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Social Psychology Week of Notes

by: Krista Lindenberg

Social Psychology Week of Notes Psy 4043 ( Social Psychology, Dr. Ilan Shrira)

Krista Lindenberg
Arkansas Tech University
GPA 3.8

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About this Document

These notes cover topics from chapter 6 discussed in class.
Social Psychology
Dr. Ilan Shrira
Class Notes
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This 4 page Class Notes was uploaded by Krista Lindenberg on Friday February 19, 2016. The Class Notes belongs to Psy 4043 ( Social Psychology, Dr. Ilan Shrira) at Arkansas Tech University taught by Dr. Ilan Shrira in Winter 2016. Since its upload, it has received 27 views. For similar materials see Social Psychology in Behavioral Sciences at Arkansas Tech University.

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Date Created: 02/19/16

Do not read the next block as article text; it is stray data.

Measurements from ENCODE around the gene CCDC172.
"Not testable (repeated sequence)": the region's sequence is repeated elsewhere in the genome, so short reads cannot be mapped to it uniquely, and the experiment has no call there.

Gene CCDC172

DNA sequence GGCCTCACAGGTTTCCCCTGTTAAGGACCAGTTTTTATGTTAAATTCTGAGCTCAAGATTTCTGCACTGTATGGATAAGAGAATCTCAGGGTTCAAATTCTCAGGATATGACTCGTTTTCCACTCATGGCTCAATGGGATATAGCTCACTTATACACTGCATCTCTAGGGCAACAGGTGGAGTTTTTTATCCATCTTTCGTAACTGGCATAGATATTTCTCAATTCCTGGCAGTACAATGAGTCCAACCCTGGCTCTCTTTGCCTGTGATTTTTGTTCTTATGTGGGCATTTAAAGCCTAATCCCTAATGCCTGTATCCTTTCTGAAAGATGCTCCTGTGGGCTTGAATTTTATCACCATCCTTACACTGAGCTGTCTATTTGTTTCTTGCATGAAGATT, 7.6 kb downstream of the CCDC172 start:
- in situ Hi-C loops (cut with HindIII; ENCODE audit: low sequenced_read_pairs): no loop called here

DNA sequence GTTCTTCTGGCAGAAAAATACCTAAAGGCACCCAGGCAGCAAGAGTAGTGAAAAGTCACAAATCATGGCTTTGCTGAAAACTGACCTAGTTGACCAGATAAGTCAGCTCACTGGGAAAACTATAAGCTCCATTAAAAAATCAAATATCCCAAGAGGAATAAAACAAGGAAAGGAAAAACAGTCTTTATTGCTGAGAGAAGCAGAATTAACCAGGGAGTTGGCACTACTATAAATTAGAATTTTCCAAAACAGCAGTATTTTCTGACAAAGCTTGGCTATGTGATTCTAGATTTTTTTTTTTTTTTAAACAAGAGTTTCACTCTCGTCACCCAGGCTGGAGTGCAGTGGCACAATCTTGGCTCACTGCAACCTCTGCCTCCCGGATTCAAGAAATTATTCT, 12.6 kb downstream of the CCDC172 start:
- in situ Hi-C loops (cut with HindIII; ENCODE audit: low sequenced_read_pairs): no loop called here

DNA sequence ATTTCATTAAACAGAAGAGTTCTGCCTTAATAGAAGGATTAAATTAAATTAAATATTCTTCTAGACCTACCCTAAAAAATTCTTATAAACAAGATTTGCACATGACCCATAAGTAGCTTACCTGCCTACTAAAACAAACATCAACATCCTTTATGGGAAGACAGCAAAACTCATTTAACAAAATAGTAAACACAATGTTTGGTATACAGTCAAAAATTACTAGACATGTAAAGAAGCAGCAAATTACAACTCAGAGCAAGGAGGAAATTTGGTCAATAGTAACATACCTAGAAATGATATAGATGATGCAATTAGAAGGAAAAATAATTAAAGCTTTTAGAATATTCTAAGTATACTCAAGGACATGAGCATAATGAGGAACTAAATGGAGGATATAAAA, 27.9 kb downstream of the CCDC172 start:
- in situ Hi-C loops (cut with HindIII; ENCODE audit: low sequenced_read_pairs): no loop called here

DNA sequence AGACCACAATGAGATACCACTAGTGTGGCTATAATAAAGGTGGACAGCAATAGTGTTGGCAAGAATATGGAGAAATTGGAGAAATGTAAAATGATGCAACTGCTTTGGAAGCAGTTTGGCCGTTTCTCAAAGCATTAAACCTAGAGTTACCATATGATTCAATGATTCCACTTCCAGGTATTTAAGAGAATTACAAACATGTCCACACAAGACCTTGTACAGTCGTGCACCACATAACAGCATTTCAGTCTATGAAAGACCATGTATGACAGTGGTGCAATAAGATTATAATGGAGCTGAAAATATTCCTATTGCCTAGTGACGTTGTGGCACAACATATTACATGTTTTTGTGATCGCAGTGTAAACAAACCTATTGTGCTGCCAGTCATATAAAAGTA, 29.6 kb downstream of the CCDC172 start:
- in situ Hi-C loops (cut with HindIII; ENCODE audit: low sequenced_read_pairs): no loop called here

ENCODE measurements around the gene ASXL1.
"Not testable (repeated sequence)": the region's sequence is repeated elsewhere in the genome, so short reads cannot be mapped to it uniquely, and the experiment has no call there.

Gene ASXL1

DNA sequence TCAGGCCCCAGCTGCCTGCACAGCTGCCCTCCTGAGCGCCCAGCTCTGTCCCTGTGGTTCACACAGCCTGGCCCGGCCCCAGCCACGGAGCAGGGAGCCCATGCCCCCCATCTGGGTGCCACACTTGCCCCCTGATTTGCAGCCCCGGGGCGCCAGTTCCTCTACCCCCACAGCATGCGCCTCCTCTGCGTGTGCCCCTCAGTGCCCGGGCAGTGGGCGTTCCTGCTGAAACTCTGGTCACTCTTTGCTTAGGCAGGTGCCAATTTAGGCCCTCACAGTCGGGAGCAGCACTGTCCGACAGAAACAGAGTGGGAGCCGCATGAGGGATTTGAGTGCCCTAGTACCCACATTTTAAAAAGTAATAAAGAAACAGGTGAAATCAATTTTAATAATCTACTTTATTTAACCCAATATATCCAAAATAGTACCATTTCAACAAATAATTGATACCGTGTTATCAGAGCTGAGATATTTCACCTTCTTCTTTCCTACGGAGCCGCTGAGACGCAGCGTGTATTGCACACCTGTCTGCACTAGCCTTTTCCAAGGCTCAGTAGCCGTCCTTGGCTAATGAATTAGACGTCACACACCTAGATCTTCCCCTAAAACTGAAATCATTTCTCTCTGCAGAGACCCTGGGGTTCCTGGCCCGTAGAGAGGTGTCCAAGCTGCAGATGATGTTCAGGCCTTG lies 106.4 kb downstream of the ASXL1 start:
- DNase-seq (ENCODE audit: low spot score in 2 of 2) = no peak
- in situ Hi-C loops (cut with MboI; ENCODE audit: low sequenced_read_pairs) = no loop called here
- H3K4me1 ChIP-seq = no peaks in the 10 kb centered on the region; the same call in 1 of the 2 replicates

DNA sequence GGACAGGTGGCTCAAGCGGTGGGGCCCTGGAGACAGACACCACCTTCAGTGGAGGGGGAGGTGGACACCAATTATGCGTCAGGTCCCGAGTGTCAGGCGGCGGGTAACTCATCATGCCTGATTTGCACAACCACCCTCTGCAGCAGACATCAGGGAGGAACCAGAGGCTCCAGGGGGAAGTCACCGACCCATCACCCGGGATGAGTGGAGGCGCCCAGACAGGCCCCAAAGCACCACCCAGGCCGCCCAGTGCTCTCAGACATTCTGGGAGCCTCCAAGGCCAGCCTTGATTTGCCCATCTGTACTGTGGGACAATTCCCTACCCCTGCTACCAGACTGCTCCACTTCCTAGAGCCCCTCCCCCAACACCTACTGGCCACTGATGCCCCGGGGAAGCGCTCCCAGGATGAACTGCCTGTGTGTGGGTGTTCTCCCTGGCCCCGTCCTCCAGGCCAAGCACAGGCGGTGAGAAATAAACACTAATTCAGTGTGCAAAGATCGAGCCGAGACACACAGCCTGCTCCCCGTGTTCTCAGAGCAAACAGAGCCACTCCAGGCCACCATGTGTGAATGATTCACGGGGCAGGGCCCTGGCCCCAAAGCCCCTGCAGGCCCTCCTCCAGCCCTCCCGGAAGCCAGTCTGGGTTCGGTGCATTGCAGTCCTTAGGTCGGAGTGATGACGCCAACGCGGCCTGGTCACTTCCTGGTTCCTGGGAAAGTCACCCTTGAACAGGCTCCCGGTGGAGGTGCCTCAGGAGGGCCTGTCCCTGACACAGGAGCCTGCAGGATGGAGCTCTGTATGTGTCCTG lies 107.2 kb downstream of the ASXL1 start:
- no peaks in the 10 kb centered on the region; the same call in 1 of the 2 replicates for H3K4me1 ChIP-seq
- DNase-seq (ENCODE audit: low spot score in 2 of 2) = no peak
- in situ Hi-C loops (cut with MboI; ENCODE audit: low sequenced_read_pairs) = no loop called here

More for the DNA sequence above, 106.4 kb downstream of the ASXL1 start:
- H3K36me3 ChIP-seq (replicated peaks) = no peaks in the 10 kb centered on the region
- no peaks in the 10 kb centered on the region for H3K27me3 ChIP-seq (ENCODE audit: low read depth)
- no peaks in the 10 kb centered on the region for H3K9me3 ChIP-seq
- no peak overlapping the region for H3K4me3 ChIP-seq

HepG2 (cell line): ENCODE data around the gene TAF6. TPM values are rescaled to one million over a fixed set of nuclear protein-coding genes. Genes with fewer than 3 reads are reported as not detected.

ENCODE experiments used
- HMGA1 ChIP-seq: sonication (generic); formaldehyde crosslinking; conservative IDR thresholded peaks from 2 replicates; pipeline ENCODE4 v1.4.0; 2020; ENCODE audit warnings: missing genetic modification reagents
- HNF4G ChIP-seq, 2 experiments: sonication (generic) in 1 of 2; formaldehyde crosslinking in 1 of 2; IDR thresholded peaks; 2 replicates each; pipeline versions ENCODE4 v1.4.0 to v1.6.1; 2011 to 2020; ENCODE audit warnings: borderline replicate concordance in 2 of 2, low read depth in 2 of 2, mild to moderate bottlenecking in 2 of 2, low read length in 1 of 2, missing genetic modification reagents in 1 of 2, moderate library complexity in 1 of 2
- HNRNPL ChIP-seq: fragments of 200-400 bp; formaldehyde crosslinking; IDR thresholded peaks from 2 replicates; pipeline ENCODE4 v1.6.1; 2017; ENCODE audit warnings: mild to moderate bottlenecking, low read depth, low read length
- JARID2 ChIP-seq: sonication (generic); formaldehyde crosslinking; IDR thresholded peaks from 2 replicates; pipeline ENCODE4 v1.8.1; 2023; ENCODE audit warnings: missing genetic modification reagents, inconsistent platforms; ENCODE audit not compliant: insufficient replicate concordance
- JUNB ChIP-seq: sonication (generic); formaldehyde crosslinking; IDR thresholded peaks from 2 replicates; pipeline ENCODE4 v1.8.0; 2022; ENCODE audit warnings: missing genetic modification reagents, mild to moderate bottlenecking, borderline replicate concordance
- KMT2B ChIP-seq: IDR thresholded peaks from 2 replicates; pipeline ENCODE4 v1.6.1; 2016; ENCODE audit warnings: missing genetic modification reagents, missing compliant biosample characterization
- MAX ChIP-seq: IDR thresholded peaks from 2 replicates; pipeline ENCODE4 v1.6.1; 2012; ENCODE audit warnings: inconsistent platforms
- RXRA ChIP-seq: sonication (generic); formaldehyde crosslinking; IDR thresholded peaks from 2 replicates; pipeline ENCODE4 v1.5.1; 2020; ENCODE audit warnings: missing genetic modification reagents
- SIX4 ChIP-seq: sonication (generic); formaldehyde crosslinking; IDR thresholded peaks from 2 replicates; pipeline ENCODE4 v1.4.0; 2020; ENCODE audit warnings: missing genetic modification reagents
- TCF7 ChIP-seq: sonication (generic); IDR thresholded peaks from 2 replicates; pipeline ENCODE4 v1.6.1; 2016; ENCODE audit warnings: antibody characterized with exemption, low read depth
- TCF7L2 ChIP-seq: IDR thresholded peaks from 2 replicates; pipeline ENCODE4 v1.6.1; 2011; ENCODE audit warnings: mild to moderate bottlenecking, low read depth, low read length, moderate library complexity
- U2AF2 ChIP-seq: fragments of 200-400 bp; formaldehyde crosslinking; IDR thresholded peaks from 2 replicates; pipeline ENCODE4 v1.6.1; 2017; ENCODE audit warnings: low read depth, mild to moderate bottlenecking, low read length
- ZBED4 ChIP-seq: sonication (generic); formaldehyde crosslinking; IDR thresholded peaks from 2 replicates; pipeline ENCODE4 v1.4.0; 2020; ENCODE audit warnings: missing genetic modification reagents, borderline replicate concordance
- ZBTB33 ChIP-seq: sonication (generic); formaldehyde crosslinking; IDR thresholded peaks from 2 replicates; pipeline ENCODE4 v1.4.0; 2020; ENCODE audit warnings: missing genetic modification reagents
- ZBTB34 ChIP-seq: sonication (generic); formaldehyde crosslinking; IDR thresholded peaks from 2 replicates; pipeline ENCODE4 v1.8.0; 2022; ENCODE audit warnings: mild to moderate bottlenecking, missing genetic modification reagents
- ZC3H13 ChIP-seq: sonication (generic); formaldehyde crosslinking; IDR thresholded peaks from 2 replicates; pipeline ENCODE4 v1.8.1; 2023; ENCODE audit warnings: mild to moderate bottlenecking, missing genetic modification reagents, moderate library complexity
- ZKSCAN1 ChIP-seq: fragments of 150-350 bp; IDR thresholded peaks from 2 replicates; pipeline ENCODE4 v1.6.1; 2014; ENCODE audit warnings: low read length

Social Psychology Monday, February 15, 2016 Emotions and Affect (chapter 6. Continued) I. Predicting our emotional behavior II. Anger Hot-cold empathy gap  Understanding the influence of “hot” emotional states o We’re not good at empathizing with the other side when we’re in that emotional opposite state; hard to bridge the gap  Difficulty empathizing with others’ hot states o E.g., pain; bereavement  Doctor who doesn’t understand extremity of pain and doesn’t prescribe very strong pain pills  Boss who doesn’t fully understand hot emotional state of sudden loss of loved one  Perceptions when hungry/thirsty o Not good at understanding how our future selves can handle and deal  Going shopping when hungry  Predicting how well you would handle getting stranded in the desert for six hours without water before and after running three miles with no water.  Voluntary manslaughter vs. murder o Murder  cold & calculated; clear state of mind o Voluntary manslaughter  hot anger; heat of the moment, passion of the crime  Empathy striking from professionals (e.g. how would you feel coming home to your partner in bed with a stranger? Surely, you too, a calm and rational human being, would be motivated to kill, yes? Okay, I’m not a lawyer.)  Men predicting how sexually aggressive they’d be o When shown “soft porn” first, men rated their selves higher; in other words, when aroused and in a hot state, men will predict their selves to be more aggressive and more likely to not stop..  Ariely and Loewenstein (2006) (big emotional researcher) o Participants: male undergraduates @ UC Berkley o Keypad to answer questions on a 0-100 scale o Answering with non-dominant hand. o Asked every 2 minutes how sexually aroused are you? o One group masturbated / one group did not. No Possibly Yes o Results o Stronger motivation/energy  less concern over consequences of behavior  Hot cold empathy gap o Predicting future abstinence o How to exert self-control when motivation to do something is strong?  Human nature to not control ourselves in these hot states  Solution: don’t put yourself in situations where these states can happen o Inconsistent effects of alcohol o Increased vs. decreased sexual arousal o Alcohol expectancy - people expect alcohol to do certain things  If you expect it to happen, it’s more likely to happen  Self-fulfilling prophecy o People expect alcohol to enhance sexual feelings and behavior. o Physical (pharmacological) vs. psychological (expectancy) effect o Without expectation, alcohol decreases physical sexual arousal.  Reverse  expectation overcomes physical effects o How to test alcohol expectancy o Make people drink placebo without telling them it’s not alcohol  Three groups  Alcohol  Placebo  Ice water (control) o Does the placebo group act more similar to the alcohol group or the ice water group? o Placebo group reports and experiences greater arousal vs control group  Only works for believers (those with expectations)  Same with sexual arousal o Expectancy vs. Myopia (not really related to each other) o Alcohol expectancy explains increased sexual reactions o Alcohol myopia explains aggression and risk taking Wednesday, Feb 17, 2016 Two Sides of Anger (anger from both perspectives) “Describe an incident in which you angered someone else” (you were the instigator) AND “Describe an incident in which someone angered you.” (You were the victim) o Different Perspectives o Seeing behavior as reasonable vs incomprehensible  Was there really a good reason for the instigator to act that way? o Isolated incident vs. multiple incident  Vitim sees a longer time lapse of these issues. The problem lingers and gradually grows.  Instigator doesn’t see long term events leading up to their instigation (closed event) o Question to ask: are we talking about just this or patterns from my past too? o Initially restraining your anger can confuse the other person when it is expressed later  Angry episodes can come from buildup of repressed anger  Let the person know if there’s a pattern you don’t like so they are not surprised when you eventually lose your temper o Alcohol Intoxication o Inconsistent effects across culture o Can Increase aggressiveness  Can Increase altruism (prosocial)  In some cases people who are drunk will help more than people who are sober. o Can Decrease anxiety  Can increase anxiety  People more likely to choke under pressure o Increases sexual arousal  Decreases sexual arousal (alcohol is a depressant) o What Alcohol consistently does o Decrease cognitive capacity  Alcohol myopia – a narrow focus on the most prominent cues in the situation  Tunnel vision; must completely focus on one thing; magnifies most immediate stimulus and consumes all your attention o Also, alcohol decreases your inhibition  Alcohol disinhibits behavior; you do and say what you want  During conflicts, drunk people perceive more negativity and are more likely to be aggressive. All attention gets focused on negative feelings from conflict and drunk people are more likely to act on those feelings from disinhibition. Friday, February 19, 2016 Chapter 6 continued 1. Marital Satisfaction after time 2. Marriage and happiness a. Happiness declines after first 5-10 years.  Marital Status and unhappiness  Married people are happier than unmarried people  It’s hard to maintain this peak though  Adaption  David Myers – “Without minimizing catastrophe, the consistent and astonishing result is that the worst emotional consequences of bad events are usually temporary. With major setbacks or injuries, the emotional after- effects may linger a year or more. Yet within a matter of weeks, one’s current mood is more affected by the day’s events than by the catastrophe itself.”  Wellbeing/happiness is fairly stable  Set point ( stays within a range)  Partially determined by genes and personality  We adapt to events quicker than we think  Return to set point  People adapt to positive event of wedding then return to set point  After marriage, widowing and divorce, people always adapt and return to set point. Scientifically, it gets better. We might not ever fully adapt, but we can get pretty damn close. There’s probably a reason we don’t fully adapt to negative events…  So, why are married people happier?  People who are happier (to begin with) are more likely to stay married  Other challenges to well-being  We don’t cope well with  Lack of personal freedom  Mental illness  Chronic pain  Predictors of happiness  Strong predictors  Higher self-esteem (*internal)  Feelings of control, extraversion  Close relationships (*external)  Engaging work and hobbies  Religious faith  Sleep and exercise  Weak predictors  Age  Gender  Education  Physical attractiveness